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  • Jean-Michel Basquiat Untitled (Head)

    At the age of 7,  Jean-Michel Basquiat was hit by a car while playing in the street. Recovering from his severe injuries in hospital, his mother gave him a copy of Gray’s Anatomy, the famous medical textbook. From the pages of this classic, Basquiat would forever be fascinated by the complex internal construction of the human body, in contrast to its more mundane outward appearance. In Untitled (Head), the artists fascination with the juxtaposition of the interior against the exterior is clear.

    Basquiat used social commentary in his paintings as a "springboard to deeper truths about the individual." Many of his figures allude to inner turmoil being released and shown outwardly to the world. He said “I don’t think about art when I’m working. I think about life."

    Basquiat first achieved notoriety as part of SAMO©, an informal graffiti duo who wrote enigmatic epigrams in the cultural hotbed of the Lower East Side of Manhattan during the late 1970s where the hip hop, post-punk, and street art movements had coalesced. By the 1980s, he was exhibiting his neo-expressionist paintings in galleries and museums internationally. In his short and largely troubled life, Jean-Michel Basquiat nonetheless came to play an important and historic role in the rise of Punk Art and Neo-Expressionism in the New York art scene.

    Untitled (Head) is an original Screen print on paper from an edition of 85. Untitled (Head) is signed and dated by the executor of the estate to the verso ‘Gerard Basquiat 11-19-01”. For more information about Jean-Michel Basquiat or Untitled (Head) please contact the gallery. SOLD.

    • Roy Lichtenstein Refections on Soda Fountain

       Reflections on Soda Fountain by Roy Lichtenstein is an example of one of his screen prints based off of an image from a comic strip. In the screen print, Lichtenstein adds the stripes of white streaks that cut diagonally across the image. This added element makes it seem like it is a page torn out of a book. 

      When interpreting a Lichtenstein, it is best to focus on the irony of the imagery and how it is combined with formal artistic mastery. In interviews, Lichtenstein was always hesitant about explaining the meaning of his work. Possibly the nearest he got was to say, “I take a cliché and try to organize its forms to make it monumental… The difference is not often great, but it is crucial.” It was clear Lichtenstein had a deep love for visual arts and classical works. When he wasn’t painting scenes from comics, he was inspired by paintings from art history.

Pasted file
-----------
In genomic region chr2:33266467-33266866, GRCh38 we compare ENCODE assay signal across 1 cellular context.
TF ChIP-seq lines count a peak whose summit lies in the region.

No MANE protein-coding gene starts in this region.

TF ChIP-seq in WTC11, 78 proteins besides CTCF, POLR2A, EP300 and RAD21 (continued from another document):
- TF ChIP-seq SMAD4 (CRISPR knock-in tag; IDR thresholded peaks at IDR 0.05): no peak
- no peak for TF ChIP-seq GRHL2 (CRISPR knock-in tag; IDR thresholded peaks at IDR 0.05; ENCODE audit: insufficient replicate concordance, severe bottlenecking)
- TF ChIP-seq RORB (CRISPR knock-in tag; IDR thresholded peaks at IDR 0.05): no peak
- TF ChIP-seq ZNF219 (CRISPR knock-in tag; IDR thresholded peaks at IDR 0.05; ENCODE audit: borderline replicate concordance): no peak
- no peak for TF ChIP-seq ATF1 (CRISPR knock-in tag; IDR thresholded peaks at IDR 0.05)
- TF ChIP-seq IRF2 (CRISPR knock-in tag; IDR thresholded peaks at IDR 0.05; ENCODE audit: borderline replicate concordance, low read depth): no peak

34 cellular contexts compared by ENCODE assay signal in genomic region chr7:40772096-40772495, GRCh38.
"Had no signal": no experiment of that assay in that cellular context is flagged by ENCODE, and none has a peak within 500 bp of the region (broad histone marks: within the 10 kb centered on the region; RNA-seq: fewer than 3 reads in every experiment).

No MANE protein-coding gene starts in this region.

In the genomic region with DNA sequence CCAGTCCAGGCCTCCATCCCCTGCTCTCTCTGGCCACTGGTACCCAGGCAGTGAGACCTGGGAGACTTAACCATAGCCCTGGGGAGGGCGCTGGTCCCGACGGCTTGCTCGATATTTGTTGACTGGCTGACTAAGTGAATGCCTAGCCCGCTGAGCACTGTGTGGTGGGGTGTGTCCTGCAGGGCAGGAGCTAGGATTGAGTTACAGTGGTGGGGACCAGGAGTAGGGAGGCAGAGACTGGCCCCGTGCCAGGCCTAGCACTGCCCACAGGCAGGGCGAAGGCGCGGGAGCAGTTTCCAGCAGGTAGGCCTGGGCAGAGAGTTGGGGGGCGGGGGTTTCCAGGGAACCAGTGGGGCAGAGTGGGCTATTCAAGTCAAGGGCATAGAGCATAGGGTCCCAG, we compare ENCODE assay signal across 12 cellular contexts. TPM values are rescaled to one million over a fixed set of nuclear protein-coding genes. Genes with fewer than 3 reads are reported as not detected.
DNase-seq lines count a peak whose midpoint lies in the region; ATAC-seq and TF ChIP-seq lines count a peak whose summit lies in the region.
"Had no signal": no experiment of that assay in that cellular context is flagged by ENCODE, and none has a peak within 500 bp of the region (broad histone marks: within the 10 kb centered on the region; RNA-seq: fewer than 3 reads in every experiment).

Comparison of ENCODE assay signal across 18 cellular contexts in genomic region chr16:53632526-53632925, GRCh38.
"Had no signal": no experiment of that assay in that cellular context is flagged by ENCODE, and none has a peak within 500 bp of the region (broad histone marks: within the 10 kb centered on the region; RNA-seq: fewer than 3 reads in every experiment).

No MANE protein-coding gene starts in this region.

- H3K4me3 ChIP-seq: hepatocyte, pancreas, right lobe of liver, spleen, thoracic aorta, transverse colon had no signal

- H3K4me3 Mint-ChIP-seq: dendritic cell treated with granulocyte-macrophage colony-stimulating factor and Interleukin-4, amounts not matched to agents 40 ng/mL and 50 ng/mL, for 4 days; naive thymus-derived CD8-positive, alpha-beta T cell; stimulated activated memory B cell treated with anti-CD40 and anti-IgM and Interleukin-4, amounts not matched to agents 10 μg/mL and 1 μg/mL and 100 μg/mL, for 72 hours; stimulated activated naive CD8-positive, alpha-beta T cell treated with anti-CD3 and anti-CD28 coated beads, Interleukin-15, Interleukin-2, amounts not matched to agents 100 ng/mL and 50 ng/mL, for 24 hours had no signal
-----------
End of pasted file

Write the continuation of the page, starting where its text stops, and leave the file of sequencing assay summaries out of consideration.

In an interview touring the Metropolitan Museum of Art, Lichtenstein demonstrated his deep knowledge for formal artistic theory while he reflected on the old masters and works. ”Matisse is very great -- I don't mean to put him down -- but Picasso's colors are even more daring, wild and strong. Not wild like the German Expressionists, who painted figures green. Picasso's colors grew inevitably out of his style. And he seemed to understand art so fundamentally that he could generate wholly different styles, each of which had its own particular tonality.”

      Reflections on Soda Fountain is an original screenprint on Rives BFK paper and is referenced in Corlett 257. Reflections on Soda Fountain is hand signed in pencil. For more information about Roy Lichtenstein or Reflections on Soda Fountain please contact the gallery. Call For Value.


      • Joan Miro Série Noire et Rouge

        Série Noire et Rouge (The Black and Red Series) by Joan Miró is a departure from his earlier, more whimsical work. The entire Black and Red Series is as a quintessential response to the social and political upheavals of the Spanish Civil War; a telling demonstration of the role of technique in artistic expression. The etchings were a pivotal stage of iconographic development in Miró’s visual language.

        Despite the intimate scale of its composition, Série Noire et Rouge communicates a gripping power and visual complexity. The style and symbolism that is recognizably Miró is present in this series, but the childlike brightness is replaced by distress and anxiety. The colors are piecing and suggest violence. Miró said his works of this period “…mark the beginning of cruel and difficult years that the world lived through.”